By Florence Kerner, Associate Director - Grading Services and In-School Programming, Helix Bar Review


Most law students have the bar exam on their radar. But there are other steps to becoming a licensed attorney in addition to passing that pivotal exam. The requirements vary by jurisdiction; however, in nearly every state, passing the MPRE, or Multistate Professional Responsibility Exam, is a pre-requisite for admission to the bar. Fortunately, this is one box you can check off your “to do” list before you graduate! But when is the right time to tackle this important test? Here are some questions to help you create an MPRE plan that works for you.

Where do you plan to practice law?

Already know the state or territory where you want to practice? Then your first step is to check out that jurisdiction’s bar admissions website to find out if there are any MPRE timing requirements. Be sure to see how long your score will be valid and whether you must take the MPRE before you sit for the bar exam.

If you don’t yet know where you’ll be after law school, that’s ok too. You can research the MPRE timing requirements in any U.S. jurisdiction you’re contemplating in the National Conference of Bar Examiners (NCBE) Bar Admission Guide. (And keep track of what you learn about possible jurisdictions using this checklist, which you can access by creating a free Ask EDNA! account.) Generally, if you earn a passing MPRE score within two years before the date you take the bar exam, you should be safe in any state. (So, sit tight, 1Ls.)

Have you taken a course in professional responsibility or legal ethics?

Many students wait to take the MPRE until after they have completed a Professional Responsibility (PR) or Ethics course in law school. While these classes are not designed specifically to prepare you for the MPRE, they can provide a solid foundation for the exam since the MPRE measures your knowledge and understanding of established standards related to a lawyer’s professional conduct. These standards are covered extensively in a typical PR course. It’s good to have a general understanding of the guidelines by which attorneys operate and some practice applying these rules before you begin to prep for the MPRE.

When will you have time to study for the exam?

The MPRE is offered three times per year – in March, August and either October or November. Typically, successful students spend about 20 hours studying for the MPRE, usually in the weeks (or weekends) preceding the exam. Head to the NCBE website to find the scheduled examination dates over the upcoming year, and then consider your obligations in the weeks leading up to each exam. When will you be able to best fit MPRE prep into your other myriad obligations?

When you have figured out the answer to that question, check out Helix MPRE, a comprehensive (and free) MPRE prep course, which includes 2-week and 4-weekend Sample Study Schedules that can help you plan how to best juggle exam prep, law school and life.

Do you find multiple-choice questions challenging or struggle with test anxiety?

Time for a reality check. The MPRE is a two-hour 60-question test that is many aspiring lawyers’ first exposure to the challenging format of “bar style” multiple-choice questions. Each jurisdiction sets its own passing score, somewhere between 75 and 86 (out of 150). The good news is the vast majority of MPRE takers earn a passing score or higher (the mean score in 2021 was 97.5). But if you know (or suspect) that you may have difficulty with this exam, consider taking it sooner rather than later to give yourself every chance of passing before you graduate and become consumed with studying for the bar.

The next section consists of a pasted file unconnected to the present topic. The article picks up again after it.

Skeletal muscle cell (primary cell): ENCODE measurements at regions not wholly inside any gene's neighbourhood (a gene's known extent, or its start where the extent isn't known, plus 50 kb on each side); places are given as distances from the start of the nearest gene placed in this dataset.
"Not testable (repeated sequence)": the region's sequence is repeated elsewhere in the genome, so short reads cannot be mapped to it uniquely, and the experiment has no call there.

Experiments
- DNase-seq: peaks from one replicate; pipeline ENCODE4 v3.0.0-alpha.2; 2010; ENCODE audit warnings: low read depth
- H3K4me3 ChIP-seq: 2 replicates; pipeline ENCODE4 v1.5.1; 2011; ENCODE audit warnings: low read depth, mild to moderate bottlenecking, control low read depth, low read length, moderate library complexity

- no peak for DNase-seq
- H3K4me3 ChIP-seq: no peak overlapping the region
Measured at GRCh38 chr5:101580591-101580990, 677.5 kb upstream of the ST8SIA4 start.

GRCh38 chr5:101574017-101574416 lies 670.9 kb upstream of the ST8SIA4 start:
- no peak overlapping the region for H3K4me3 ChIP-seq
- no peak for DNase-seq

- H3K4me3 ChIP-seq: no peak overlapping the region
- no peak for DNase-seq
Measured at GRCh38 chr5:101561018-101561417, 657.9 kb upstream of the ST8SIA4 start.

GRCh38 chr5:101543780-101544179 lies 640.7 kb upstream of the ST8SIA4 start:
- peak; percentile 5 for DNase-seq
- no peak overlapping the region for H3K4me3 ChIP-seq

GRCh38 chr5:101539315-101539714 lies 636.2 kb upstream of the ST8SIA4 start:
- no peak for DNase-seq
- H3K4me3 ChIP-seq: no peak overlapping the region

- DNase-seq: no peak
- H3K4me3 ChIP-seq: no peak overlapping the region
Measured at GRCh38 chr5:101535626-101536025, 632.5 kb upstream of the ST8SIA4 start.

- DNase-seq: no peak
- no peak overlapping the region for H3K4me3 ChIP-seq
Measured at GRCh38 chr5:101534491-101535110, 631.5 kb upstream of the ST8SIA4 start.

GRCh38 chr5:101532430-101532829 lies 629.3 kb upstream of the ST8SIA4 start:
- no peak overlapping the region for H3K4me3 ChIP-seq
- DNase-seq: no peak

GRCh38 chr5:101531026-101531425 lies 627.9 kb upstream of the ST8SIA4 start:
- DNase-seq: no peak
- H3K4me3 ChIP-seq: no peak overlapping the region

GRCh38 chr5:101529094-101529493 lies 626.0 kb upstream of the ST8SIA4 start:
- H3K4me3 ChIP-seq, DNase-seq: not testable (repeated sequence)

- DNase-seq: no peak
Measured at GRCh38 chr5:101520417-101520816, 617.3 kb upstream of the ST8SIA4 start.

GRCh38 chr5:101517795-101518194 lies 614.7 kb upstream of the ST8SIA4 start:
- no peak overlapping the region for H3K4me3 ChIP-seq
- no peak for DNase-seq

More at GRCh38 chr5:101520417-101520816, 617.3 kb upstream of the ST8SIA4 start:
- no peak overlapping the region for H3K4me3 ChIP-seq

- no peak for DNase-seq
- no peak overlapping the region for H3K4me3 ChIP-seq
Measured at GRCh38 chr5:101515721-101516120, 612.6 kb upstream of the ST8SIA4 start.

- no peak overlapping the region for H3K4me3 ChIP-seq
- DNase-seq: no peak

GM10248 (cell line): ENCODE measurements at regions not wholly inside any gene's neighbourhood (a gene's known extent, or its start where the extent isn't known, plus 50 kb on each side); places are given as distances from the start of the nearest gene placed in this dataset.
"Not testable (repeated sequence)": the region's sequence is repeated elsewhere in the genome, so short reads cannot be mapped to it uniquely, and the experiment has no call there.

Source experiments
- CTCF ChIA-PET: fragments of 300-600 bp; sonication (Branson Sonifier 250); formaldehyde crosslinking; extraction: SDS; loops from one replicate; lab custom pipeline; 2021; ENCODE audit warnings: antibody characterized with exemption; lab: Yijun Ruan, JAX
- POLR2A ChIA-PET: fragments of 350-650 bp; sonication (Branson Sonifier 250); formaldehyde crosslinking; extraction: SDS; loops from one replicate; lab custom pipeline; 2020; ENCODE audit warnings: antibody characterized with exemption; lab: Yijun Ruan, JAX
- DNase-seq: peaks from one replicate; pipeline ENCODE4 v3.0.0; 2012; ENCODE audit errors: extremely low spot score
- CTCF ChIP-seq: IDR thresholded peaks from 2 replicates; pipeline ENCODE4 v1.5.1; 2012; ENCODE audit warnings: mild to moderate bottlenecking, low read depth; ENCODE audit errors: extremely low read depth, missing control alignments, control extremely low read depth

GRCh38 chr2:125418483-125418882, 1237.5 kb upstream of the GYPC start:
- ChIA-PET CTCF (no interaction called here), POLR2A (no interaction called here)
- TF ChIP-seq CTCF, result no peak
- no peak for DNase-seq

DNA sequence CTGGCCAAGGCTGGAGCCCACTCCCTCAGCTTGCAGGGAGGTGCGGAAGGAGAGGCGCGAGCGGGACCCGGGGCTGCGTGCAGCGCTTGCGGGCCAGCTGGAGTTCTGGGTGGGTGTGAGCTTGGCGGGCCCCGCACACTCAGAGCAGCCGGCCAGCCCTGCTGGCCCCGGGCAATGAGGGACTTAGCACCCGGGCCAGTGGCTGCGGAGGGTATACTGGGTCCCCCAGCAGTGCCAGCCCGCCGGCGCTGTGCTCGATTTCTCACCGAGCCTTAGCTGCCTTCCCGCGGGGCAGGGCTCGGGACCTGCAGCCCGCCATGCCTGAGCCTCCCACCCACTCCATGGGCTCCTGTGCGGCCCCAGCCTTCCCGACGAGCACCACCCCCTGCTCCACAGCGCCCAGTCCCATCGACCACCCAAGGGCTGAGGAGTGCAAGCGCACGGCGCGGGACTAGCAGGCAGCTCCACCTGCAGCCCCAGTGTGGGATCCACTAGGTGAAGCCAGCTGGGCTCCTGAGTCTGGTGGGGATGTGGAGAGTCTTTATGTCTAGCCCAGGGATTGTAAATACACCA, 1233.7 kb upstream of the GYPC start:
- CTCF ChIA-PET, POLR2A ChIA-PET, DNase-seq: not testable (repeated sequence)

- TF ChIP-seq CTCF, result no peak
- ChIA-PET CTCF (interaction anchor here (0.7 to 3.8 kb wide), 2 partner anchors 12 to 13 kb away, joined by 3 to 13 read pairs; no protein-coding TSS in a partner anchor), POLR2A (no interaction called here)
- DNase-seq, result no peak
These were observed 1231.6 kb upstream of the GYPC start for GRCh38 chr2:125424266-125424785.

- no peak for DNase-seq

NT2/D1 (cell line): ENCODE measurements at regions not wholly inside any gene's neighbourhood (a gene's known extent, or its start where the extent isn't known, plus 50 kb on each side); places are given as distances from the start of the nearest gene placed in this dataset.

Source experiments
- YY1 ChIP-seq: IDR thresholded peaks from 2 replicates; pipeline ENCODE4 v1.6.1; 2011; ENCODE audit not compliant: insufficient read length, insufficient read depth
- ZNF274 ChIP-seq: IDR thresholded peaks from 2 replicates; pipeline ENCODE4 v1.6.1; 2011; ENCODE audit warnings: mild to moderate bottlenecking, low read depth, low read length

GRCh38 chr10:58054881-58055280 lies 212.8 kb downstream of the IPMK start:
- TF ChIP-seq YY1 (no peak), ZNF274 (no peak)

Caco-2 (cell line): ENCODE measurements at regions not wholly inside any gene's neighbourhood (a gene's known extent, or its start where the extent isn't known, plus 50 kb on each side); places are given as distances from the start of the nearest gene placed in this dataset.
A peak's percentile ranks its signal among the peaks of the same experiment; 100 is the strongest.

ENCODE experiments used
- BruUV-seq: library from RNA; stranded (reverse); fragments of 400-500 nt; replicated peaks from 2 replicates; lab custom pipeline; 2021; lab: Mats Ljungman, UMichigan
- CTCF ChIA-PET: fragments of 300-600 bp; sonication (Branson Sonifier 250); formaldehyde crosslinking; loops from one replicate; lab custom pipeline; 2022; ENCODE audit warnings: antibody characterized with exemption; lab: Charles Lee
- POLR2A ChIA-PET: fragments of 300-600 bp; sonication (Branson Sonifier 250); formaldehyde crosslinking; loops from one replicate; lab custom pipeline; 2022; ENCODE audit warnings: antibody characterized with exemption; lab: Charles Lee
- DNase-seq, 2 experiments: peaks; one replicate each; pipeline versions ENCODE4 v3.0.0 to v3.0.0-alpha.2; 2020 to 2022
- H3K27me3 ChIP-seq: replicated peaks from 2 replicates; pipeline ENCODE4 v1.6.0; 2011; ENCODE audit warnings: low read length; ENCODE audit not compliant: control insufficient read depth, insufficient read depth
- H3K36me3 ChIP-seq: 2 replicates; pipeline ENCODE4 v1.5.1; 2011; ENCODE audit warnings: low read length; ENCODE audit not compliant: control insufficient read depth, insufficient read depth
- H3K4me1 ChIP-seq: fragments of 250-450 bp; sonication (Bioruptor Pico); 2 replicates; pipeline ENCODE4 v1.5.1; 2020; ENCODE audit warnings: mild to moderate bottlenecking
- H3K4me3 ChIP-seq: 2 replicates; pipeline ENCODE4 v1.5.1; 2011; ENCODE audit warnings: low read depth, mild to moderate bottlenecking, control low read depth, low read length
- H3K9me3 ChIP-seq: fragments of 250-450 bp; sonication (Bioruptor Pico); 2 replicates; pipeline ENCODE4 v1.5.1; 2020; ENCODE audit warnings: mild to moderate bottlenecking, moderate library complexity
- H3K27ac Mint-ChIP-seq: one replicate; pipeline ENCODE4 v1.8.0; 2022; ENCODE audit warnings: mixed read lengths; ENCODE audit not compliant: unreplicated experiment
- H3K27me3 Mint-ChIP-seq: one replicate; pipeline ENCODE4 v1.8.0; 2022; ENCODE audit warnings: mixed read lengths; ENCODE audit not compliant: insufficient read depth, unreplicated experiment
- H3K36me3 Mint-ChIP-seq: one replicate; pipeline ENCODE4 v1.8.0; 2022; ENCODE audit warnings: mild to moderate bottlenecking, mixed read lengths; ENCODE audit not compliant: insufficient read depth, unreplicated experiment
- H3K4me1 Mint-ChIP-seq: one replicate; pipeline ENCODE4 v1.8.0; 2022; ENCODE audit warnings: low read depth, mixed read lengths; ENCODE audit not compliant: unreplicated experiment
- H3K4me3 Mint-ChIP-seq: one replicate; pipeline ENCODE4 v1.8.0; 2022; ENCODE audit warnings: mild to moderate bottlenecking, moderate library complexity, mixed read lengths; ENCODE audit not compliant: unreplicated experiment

Do you plan to apply for ADA exam accommodations?

ADA accommodation requests for this test are evaluated by the NCBE. The suggested deadlines for exam accommodation applications are almost two months before the exam registration deadline. This is because you cannot register for the MPRE until your accommodations have been granted. So, if you’re up against an MPRE registration deadline and you haven’t yet applied for exam accommodations, you may need to consider taking the exam the next go-round.

Are you flexible about where to take the test?

The good news is that, since the MPRE is a nationally administered and scored exam, you may register to sit for it at any location where it is offered. You will take this computer-based exam online at a Pearson VUE testing center, so (unlike the bar exam) you don’t have to travel to the jurisdiction where you plan to practice to take the test. Be sure to check for locations near you – some states only have one or two centers that administer the MPRE, and keep in mind that if you register too close to the deadline, you may not be able to sit for the test at your preferred location. So, once you’ve figured out the best time to take the MPRE, plan ahead and register early!

Now that you have an idea of when you should take the MPRE, you may be wondering what the exam is all about! For more details on everything you need to know about the MPRE, including dates, deadlines, fees, content, preparation tips, test-day procedures, exam results and additional resources, check out Ask EDNA! - Education Network at AccessLex. This free platform contains tons of information on licensure, the bar exam, law school and even financial planning. The more you know, the better you can plan to fit this exam into your busy schedule!